Jennifer Kostick– Jennifer Kostick is an author and speaker who teaches women how to activate their life’s purpose through the study of Scripture. Jennifer knows more about grief and loss than she ever thought she would, but Jesus met her in the middle of fierce storms and held her tightly with an even fiercer love. In addition to her love of teaching the powerful truth of Scripture, Jennifer is married to Paul, her husband of twenty-five years, has three children, and a beautiful daughter-in-law! She is also a full-time seminary student… because you can never know too much about the Bible! Jennifer blogs at www.Jenniferkostick.com and is passionate about encouraging women through a godly message of mercy and hope.
Last weekend, I had the opportunity to encourage a group of women on the topic of being kingdom builders and how it relates to purpose. God etched the word purpose on my heart two years ago. I’m thinking He did it because I often need reminded of mine. As I prepared for my talk, the Lord brought back to my memory a spring day in 1980-something. Like most days, after school, I boarded my big, yellow bus home. As it approached my stop, I stood up to make my exit. I remember wearing an acid washed Guess jean jacket. Yes, I said acid washed. I loved that jacket – the way I used to wear it with the collar popped up. It made me feel good. As I walked off the bus, my foot somehow missed the bottom step causing me to land flat on my back in the middle of the road. It only took a fraction of a second for the eruption of laughter to pour out from inside the bus. I have to admit, It was funny.
As I stood up to begin my walk home, I noticed the pain in my elbow. I instantly worried that I ripped my expensive jean jacket. I checked immediately, breathing a sigh of relief that it was still in perfect condition. When I arrived home, I took off the jacket to inspect my aching elbow. As soon as I removed it, I noticed a huge rip in my blouse and a nasty brush burn on my skin. I remember being dumbfounded as to how my jacket stayed perfectly intact, yet I had rips and wounds underneath.
As I prepared to speak last weekend, the Lord brought back that moment to my mind showing me that as women we serve as wives, mothers, daughters, granddaughters, sisters, nieces, cousins, friends, coworkers, volunteers, and the list goes on… We find ourselves working to make every area of our lives appear as perfect as possible. We “wear our jackets” to look the part. And then at the end of a long day, when no one is around, we “take our jackets off.” Underneath are rips and wounds that we haven’t shared with anyone. We are in desperate need of repair, but we won’t allow anyone but God to know. And, we often lament to Him that until the healing process is finished, we won’t be any good at kingdom building.
Thomas Aquinas, a Catholic priest and theologian wrote about primary and secondary causation. To break just a small section of this theology down into very simple terms, it means God is first. He is uncreated and creates everyone. Secondary causation says that He uses those whom He has created to accomplish his will and purpose on earth. We are His hands and feet.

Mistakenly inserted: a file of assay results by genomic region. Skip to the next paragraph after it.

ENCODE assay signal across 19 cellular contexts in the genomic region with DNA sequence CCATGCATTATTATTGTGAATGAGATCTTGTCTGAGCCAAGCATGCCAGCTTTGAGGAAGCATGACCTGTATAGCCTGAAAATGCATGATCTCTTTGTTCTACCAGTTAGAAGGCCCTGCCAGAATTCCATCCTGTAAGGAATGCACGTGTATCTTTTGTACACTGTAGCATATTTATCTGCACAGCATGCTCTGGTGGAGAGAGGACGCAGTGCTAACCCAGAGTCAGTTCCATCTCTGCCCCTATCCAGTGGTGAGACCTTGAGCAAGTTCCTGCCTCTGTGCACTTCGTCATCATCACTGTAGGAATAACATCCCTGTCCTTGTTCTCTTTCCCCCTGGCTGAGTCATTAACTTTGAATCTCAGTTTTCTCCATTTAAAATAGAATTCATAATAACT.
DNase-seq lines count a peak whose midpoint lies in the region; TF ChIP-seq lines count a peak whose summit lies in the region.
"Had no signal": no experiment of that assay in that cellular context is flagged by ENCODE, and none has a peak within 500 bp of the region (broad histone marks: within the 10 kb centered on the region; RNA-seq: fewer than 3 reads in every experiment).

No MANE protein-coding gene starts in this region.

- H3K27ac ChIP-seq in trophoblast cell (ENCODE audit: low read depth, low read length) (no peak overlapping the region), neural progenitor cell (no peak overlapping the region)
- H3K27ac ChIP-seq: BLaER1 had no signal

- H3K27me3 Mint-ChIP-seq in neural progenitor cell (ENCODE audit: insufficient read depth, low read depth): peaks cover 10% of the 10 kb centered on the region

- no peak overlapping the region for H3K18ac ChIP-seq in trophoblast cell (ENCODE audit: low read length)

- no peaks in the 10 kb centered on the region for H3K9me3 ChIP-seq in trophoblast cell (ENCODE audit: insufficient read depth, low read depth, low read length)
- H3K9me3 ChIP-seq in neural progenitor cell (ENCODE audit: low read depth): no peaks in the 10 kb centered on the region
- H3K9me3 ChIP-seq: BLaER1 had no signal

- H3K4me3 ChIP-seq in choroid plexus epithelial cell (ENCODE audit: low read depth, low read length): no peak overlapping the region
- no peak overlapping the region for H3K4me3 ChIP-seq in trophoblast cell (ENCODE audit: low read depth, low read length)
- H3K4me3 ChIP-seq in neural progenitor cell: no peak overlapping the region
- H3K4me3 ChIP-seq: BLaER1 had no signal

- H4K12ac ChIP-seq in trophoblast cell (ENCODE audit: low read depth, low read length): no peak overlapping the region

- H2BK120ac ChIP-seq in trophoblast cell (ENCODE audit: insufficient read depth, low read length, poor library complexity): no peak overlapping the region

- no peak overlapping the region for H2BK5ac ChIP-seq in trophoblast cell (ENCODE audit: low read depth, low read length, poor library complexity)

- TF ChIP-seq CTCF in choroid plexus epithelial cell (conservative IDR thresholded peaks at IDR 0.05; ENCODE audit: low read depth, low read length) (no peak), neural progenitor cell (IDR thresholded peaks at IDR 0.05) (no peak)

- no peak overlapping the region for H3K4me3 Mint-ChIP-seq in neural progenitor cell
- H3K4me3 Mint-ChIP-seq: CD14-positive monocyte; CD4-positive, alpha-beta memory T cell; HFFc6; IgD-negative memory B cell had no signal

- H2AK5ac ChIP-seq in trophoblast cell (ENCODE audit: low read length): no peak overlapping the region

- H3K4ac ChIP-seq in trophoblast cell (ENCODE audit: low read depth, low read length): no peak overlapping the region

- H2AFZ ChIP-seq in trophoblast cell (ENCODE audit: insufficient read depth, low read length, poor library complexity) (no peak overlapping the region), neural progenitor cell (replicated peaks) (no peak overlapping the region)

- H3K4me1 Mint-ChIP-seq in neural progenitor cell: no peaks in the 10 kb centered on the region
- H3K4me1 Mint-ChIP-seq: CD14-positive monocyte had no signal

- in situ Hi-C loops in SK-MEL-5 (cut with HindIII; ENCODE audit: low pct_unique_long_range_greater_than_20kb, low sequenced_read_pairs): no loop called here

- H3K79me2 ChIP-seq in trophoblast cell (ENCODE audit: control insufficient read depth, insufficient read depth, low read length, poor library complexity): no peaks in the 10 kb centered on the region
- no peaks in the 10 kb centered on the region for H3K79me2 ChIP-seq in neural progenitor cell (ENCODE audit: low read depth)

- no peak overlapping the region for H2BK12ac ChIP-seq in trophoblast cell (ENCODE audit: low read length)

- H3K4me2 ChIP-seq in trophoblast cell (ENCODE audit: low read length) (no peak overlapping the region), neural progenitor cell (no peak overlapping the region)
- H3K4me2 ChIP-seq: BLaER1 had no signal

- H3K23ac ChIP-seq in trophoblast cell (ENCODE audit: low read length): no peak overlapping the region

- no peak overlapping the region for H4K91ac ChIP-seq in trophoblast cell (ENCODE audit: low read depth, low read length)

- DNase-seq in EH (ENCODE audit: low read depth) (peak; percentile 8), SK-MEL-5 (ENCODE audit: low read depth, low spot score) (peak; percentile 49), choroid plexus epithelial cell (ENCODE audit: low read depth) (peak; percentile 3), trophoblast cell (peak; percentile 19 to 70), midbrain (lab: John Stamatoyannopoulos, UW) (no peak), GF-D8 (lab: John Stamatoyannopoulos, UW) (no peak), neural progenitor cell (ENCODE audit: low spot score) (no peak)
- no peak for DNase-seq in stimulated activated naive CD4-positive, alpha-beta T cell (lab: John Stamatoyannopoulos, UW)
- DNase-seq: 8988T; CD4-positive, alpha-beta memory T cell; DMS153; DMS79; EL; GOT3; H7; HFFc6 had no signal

While living through infertility, miscarriage, and stillbirth, I didn’t think I could be used. I was broken. And at the time I didn’t have a miracle ending. The last thing I wanted anyone to know was that I was struggling with an inner pain so deep it threatened to destroy the call of God on my life. After losing my daughter, I understood it was possible to die from a broken heart. It wasn’t until God showed me His power is made perfect in weakness, that I was able to “take off my jacket” and show people my wounds. I found a promise of scripture in 2 Corinthians 12:9 that unleashed a powerful truth stating that my responsibility in kingdom building has nothing to do with my state of wholeness. It’s about His filling of my holes along the way, and how He works repairing the broken pieces as I do the work He’s called me to do.
I had to rise up in the middle of my wounds, before the healing took place.
You need to rise up in the middle of your wounds before the healing takes place!
Nehemiah said, “The joy of the Lord is your strength.” (See Nehemiah 8:10) It doesn’t matter the situation, or our interpretation of it. It doesn’t matter whether we are happy, sad, or somewhere in between. It isn’t about our joy. It’s about His joy, and we will draw our strength from Him.
I often lie awake thinking about the moment in the Garden of Eden when Eve took that first bite. (See Genesis 3) It was all about what she wanted, what she felt she needed. Selfishness always leads to sin. If we aren’t careful, we will cover up our wounds in an attempt to be what we want and rob ourselves from the blessing of being what someone else needs from us. Selfishness will impede our relationships and we will be manipulated, just like Eve, into thinking we are justified in our choices because we’re broken and broken people can’t be used. Lies, lies, all lies.
Though my trials and tribulations are far different now than they once were, I still have them. As long as we are walking this earth, we will deal with difficulty. There are days I need reminded to “take off my jacket.” None of us are perfect; we all have wounds underneath and we must remember that God chooses to use us in the midst of them. It’s deep inside the core of what pains us most where He reaches in and draws us out – out to encourage a friend, out to visit a neighbor, out to be an example to our children, and out to be the partner our spouses need.
Kingdom builders are often broken people who make a choice each day to allow God to bind their wounds. Doesn’t that make you want to exhale? We don’t have to be perfect to accomplish our purpose. We just have to be willing.
If you are willing and obedient, you will eat the good things of the land.
-Isaiah 1:19 (NIV)